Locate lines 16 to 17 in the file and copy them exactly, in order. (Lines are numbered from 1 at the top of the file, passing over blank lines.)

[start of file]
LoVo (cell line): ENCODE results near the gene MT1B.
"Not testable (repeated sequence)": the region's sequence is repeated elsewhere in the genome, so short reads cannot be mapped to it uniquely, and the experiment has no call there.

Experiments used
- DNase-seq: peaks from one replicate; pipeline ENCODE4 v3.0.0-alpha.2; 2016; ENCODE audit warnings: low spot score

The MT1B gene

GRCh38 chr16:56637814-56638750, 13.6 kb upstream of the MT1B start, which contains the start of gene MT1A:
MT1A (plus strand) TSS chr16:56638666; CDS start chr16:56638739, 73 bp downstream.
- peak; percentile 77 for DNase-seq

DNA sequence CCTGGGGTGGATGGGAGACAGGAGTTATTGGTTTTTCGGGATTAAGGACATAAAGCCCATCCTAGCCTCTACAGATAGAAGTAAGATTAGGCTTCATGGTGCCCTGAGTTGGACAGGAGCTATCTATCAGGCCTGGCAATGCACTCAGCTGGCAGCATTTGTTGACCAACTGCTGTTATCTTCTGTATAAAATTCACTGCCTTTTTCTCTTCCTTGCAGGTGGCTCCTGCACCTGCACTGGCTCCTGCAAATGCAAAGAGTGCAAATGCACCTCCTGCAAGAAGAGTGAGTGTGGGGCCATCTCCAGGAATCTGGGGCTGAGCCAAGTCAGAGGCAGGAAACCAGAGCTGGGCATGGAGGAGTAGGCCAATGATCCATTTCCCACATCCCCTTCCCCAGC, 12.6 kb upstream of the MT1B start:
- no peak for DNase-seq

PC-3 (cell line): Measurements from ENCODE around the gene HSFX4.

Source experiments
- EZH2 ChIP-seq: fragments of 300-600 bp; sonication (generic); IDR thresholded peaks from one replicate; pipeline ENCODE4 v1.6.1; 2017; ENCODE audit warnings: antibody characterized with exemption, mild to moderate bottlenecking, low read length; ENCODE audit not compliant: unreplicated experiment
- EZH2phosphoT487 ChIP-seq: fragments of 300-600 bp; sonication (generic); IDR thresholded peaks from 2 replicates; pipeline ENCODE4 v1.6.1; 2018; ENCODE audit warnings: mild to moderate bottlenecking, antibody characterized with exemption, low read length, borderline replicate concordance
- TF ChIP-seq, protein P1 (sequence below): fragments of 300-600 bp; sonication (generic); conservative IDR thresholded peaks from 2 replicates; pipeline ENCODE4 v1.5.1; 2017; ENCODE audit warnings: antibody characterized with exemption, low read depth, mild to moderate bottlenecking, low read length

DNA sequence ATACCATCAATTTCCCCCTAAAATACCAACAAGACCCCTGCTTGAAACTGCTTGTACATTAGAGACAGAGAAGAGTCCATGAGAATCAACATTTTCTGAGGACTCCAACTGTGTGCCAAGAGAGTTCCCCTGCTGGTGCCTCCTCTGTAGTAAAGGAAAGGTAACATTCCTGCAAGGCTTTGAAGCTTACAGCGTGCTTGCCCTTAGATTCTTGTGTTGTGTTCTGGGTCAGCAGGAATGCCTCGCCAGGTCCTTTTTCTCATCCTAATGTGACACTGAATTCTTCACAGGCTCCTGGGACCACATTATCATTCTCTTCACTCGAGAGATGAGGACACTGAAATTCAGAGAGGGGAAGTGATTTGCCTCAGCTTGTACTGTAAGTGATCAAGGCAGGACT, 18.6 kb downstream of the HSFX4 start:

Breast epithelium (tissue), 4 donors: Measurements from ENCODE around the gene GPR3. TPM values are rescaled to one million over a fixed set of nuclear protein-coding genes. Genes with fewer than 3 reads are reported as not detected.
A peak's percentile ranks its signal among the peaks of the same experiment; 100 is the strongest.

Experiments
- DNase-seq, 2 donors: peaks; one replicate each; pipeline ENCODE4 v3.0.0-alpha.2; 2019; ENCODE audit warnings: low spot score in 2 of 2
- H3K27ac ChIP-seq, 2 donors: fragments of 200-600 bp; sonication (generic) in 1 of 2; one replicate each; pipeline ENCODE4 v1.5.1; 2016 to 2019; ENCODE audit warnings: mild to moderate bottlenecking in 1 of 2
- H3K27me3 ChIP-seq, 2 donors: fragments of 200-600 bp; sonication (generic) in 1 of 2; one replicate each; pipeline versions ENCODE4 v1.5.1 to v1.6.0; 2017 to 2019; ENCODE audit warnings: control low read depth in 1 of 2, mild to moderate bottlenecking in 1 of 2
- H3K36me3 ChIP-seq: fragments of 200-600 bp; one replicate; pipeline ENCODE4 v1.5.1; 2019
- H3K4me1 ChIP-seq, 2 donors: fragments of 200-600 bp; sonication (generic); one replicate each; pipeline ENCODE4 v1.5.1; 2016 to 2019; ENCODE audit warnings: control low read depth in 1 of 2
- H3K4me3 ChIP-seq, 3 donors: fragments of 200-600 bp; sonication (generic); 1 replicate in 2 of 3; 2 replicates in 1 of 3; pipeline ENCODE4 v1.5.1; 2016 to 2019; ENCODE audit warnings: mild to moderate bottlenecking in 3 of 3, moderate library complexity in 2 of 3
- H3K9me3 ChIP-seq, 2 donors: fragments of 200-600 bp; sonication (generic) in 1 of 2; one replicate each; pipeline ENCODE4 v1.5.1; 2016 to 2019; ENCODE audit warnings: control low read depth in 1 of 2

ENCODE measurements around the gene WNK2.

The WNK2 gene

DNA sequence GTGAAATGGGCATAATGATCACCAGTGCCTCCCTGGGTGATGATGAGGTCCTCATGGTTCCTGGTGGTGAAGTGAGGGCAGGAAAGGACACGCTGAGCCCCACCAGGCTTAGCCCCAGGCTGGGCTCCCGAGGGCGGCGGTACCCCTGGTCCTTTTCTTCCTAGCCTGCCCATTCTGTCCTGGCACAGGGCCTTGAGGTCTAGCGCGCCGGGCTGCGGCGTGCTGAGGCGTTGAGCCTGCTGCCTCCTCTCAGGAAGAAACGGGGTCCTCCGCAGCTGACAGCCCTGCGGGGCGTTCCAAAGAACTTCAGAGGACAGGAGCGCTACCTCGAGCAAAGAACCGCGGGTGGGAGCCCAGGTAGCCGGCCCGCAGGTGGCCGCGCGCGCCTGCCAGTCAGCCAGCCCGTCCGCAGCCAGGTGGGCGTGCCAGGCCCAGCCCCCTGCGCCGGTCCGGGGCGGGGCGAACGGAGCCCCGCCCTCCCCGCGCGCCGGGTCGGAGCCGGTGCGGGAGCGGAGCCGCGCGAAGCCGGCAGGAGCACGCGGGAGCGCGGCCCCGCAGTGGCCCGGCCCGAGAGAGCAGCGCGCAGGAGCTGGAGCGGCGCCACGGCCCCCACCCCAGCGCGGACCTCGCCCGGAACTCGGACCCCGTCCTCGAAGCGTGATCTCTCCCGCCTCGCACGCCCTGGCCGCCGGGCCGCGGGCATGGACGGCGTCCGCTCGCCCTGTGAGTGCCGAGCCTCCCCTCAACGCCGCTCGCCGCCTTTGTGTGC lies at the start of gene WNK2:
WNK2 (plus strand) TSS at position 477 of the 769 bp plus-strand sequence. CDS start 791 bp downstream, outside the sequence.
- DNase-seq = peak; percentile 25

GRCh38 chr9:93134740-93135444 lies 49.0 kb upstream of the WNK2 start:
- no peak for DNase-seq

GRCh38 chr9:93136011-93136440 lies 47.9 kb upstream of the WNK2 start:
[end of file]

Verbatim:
DNA sequence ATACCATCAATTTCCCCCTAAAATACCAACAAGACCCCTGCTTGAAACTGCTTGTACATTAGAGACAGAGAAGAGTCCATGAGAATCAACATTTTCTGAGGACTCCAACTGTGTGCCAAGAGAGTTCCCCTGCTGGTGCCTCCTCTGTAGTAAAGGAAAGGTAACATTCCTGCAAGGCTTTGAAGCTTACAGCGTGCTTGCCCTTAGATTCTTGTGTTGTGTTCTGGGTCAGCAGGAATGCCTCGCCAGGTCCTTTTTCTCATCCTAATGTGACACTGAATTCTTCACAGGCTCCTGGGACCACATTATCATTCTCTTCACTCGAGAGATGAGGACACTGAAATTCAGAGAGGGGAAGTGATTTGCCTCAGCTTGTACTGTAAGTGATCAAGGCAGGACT, 18.6 kb downstream of the HSFX4 start:

Breast epithelium (tissue), 4 donors: Measurements from ENCODE around the gene GPR3. TPM values are rescaled to one million over a fixed set of nuclear protein-coding genes. Genes with fewer than 3 reads are reported as not detected.